In the morning, there is the calm before the storm. Everyone is hard at work--staff, youth workers, volunteers--but there are only a few precious hours before the youth arrive. Their buses are being loaded somewhere two, three, five hours away. Or perhaps they have been on buses for one, two, or more days. Some are walking through airport security now, some are preparing for their first flights. Experienced travelers are mixed together with the homesick, who may be leaving home for the first time.
It won’t be long, and they all will be here. There will be confusion--where’s my room, where’s my dinner, why did I come, what are all these key cards for? But by this evening everything will fall into place. The schedule and the programing and the preparation will come together, and National Youth Conference will be on.
Boxes are being hauled into place for registration.
The sun is up. The hive is humming.
Eddie found coffee. He is well.
Buses were scheduled to start arriving at 10 a.m., but the first bus arrived more than an hour early at 8:56 a.m., from Pacific Southwest District. For them, Fort Collins is a distant city in the East, not the West.
“It was a big moment when we crossed the border (out of California) into Nevada,” said Erik Brummitt, pastor of Live Oak Church of the Brethren. “There weren’t any real adventures. Everything went smoothly,” said district advisor Nohemi Flores.
By 9:15 they had been through registration and were leaving for their rooms, water bottles in hand.
Dr. Norm Waggy was ready with sunscreen.
More buses arrived.
Liberty Mills Church of the Brethren youth from South Central Indiana District all wore the same t-shirt bearing the group’s name, “The Chew.” Sydney explained: “You’re not supposed to just read the Bible. You’re supposed to chew on the words.”
The North Liberty Church group from Northern Indiana District had flown in but spent some hours getting exposed to altitude, said Aubrey. “We drove by Mount Evans. It’s about an hour and a half from here. It’s the highest paved road in Colorado, about 14,000 feet.”
A group from Hanover (Pa.) Church of the Brethren did some serious acclimating to the altitude. “On the trip out we went to Estes Park, we took a Rocky Mountain Park jeep tour, we took an Alpine Train to the Estes Park overlook,” said advisor Amy Despines.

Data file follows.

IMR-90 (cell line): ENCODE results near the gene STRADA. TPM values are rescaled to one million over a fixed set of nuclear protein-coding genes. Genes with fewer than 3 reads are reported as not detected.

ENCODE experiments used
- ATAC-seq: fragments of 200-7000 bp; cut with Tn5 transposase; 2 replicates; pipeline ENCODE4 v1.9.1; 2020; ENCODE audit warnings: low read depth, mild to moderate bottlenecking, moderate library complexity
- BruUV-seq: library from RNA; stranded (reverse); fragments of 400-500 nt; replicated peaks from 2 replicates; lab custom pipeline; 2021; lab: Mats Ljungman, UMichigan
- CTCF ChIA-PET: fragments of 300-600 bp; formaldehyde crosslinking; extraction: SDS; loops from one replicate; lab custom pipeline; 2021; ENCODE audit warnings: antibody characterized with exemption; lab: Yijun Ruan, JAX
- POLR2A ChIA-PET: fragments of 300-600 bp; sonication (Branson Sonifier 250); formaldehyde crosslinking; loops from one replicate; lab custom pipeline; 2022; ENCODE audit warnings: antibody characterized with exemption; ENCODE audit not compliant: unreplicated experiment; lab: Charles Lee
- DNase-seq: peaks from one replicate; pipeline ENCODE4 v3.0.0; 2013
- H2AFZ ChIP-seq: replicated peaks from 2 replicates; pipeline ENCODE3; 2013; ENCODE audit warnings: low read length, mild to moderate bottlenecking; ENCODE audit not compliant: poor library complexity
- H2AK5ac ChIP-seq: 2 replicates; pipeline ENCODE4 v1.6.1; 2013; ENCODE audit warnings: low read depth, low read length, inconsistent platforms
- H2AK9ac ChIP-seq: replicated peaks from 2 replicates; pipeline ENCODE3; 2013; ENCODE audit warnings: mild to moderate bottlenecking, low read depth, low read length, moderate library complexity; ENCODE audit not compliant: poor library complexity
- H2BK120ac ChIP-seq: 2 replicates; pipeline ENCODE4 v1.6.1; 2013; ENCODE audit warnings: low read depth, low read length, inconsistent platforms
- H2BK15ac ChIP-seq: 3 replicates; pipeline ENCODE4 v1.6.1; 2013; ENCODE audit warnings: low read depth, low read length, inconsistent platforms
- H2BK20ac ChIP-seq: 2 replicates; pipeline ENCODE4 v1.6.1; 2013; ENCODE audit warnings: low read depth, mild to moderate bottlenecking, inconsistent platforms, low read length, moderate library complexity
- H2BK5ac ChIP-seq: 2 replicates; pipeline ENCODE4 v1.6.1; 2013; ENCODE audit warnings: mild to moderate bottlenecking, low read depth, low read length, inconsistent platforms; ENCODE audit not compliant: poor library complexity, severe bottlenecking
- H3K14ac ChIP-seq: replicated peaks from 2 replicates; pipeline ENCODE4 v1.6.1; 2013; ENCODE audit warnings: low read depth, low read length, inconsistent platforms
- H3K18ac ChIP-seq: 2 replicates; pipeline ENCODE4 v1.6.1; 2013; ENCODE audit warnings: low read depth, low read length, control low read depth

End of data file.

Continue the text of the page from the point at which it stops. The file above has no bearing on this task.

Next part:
Camden of South Waterloo, Iowa, enjoyed the Badlands on the way, but wasn’t impressed with Wyoming. “We did some hiking in the Badlands.”
Meanwhile, the day wore on.
Dr. Waggy, in cargo pants and a bucket hat, started high fiving youth with handfuls of sunscreen.
Staff urged everyone to cover up and drink plenty of fluids.
Luke is part of his high school’s track and cross-country teams, and hoped he was ready to run in Sunday’s early morning 5K. He and his youth group from Spring Creek Church of the Brethren in Hershey, Pa., had been training at altitude in Boulder for a few days. “I think the time zone change works in my favor,” he said. “I do a lot of running early in the morning anyway. The time difference won’t bother me.”
They have a special shirt they’ll unveil at the race.
Soliday took his first flight to come here. It was “good,” he said. He is enjoying himself.
How did high schoolers raise the money to get here? With lots of work and lots of help from their congregations.
Cyrus from Oakton Church of the Brethren in Mid-Atlantic District explained how his group raised money for NYC: “We sold boiled potatoes for a potato lunch. We made around $1,000.”
“We sold chocolate-covered pretzels. They’re very popular,” said Xavier from Harrisburg (Pa.) First Church of the Brethren.
“We did a pancake dinner, a couple’s night out, a movie night,” said Carter of Chambersburg (Pa.) Church of the Brethren.
“We do a yearly project. It’s a sauerkraut and pork night. It’s really big,” said Adrianna Keller, a youth advisor from Lititz (Pa.) Church of the Brethren.
“We had a silent auction. We cleaned houses. We auctioned off an old penny collection. It was probably worth a lot more than it went for,” said Ben of the North Manchester (Ind.) Church.
“We sold slushees at the popcorn festival,” said Josh of Beaver Creek Church of the Brethren in Ohio. (There’s a big popcorn festival in Beavercreek.)
“We served Easter breakfast. The youth were involved in selling gift cards, taking advantage of a script program,” said Dennis Beckner, pastor of Columbia City (Ind.) Church of the Brethren.
“We had a chicken noodle dinner and a Super Bowl lunch,” said Trenton of Osage (Kan.) Church of the Brethren.
“We had a love banquet on Valentine’s Day,” said Alyssa and Elizabeth of Monitor Church of the Brethren in McPherson, Kan.
“We had a car show, a tournament, and a spaghetti dinner,” said Erika of the Melvin Hill Church in North Carolina.
“We mostly sold food. We sold food at baseball and softball games. We had a soup and salad dinner, a bake sale, and the church gave us money,” said Gabrielle of the Annville (Pa.) Church.
The shade slowly moved, from the east side of Moby arena to the west side.
Soon, inside Moby, worship will begin.
-- Frank Ramirez contributed this report.
Members of the NYC 2018 Press Team contributed to this reporting. The team includes Laura Brown, Allie Dulabaum, Mary Dulabaum, Nevin Dulabaum, Eddie Edmonds, Russ Otto, Frank Ramirez, Alane Riegel, Glenn Riegel, and Cheryl Brumbaugh-Cayford, director of News Services for the Church of the Brethren.